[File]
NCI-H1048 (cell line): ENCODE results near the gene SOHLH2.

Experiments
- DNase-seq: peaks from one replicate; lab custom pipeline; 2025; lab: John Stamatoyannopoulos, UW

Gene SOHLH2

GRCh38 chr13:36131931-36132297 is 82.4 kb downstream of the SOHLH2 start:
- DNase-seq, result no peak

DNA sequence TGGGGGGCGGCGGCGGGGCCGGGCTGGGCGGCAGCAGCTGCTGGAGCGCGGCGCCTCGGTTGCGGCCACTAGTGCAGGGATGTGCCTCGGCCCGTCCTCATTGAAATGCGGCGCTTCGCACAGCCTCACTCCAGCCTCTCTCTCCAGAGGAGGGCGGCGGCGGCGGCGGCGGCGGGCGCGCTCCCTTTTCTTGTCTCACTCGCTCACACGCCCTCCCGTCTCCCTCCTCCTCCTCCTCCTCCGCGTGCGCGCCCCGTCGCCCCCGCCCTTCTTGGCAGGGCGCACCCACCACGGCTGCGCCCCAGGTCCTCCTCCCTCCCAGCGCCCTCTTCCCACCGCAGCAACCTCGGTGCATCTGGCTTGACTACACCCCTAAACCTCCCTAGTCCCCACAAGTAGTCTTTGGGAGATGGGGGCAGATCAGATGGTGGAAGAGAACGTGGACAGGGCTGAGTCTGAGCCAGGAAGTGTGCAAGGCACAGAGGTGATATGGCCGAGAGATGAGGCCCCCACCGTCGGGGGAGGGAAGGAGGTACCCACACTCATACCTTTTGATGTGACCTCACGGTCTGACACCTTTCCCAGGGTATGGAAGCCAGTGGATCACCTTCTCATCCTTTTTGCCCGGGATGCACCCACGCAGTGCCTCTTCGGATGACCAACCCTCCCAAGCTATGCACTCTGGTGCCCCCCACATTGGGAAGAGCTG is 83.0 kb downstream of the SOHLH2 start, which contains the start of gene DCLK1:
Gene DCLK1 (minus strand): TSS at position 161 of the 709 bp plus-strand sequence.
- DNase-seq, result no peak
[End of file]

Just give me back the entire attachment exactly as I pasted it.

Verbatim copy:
NCI-H1048 (cell line): ENCODE results near the gene SOHLH2.

Experiments
- DNase-seq: peaks from one replicate; lab custom pipeline; 2025; lab: John Stamatoyannopoulos, UW

Gene SOHLH2

GRCh38 chr13:36131931-36132297 is 82.4 kb downstream of the SOHLH2 start:
- DNase-seq, result no peak

DNA sequence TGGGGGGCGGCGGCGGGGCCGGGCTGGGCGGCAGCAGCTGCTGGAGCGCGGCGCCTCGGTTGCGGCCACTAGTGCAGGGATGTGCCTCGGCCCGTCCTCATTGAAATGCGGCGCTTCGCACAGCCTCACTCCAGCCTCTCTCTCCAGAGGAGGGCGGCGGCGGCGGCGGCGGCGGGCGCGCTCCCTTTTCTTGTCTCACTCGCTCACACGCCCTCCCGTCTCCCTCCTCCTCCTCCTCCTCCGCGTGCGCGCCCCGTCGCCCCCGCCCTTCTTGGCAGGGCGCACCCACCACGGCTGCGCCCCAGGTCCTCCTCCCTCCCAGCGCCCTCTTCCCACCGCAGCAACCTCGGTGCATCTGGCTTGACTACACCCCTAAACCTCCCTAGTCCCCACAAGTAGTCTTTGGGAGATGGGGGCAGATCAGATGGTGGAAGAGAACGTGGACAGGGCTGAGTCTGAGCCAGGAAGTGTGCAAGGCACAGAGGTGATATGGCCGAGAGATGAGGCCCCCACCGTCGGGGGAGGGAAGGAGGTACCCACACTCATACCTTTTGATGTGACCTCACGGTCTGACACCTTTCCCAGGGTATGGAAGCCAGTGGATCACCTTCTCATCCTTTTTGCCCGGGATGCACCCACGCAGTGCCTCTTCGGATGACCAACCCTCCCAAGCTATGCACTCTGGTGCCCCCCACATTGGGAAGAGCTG is 83.0 kb downstream of the SOHLH2 start, which contains the start of gene DCLK1:
Gene DCLK1 (minus strand): TSS at position 161 of the 709 bp plus-strand sequence.
- DNase-seq, result no peak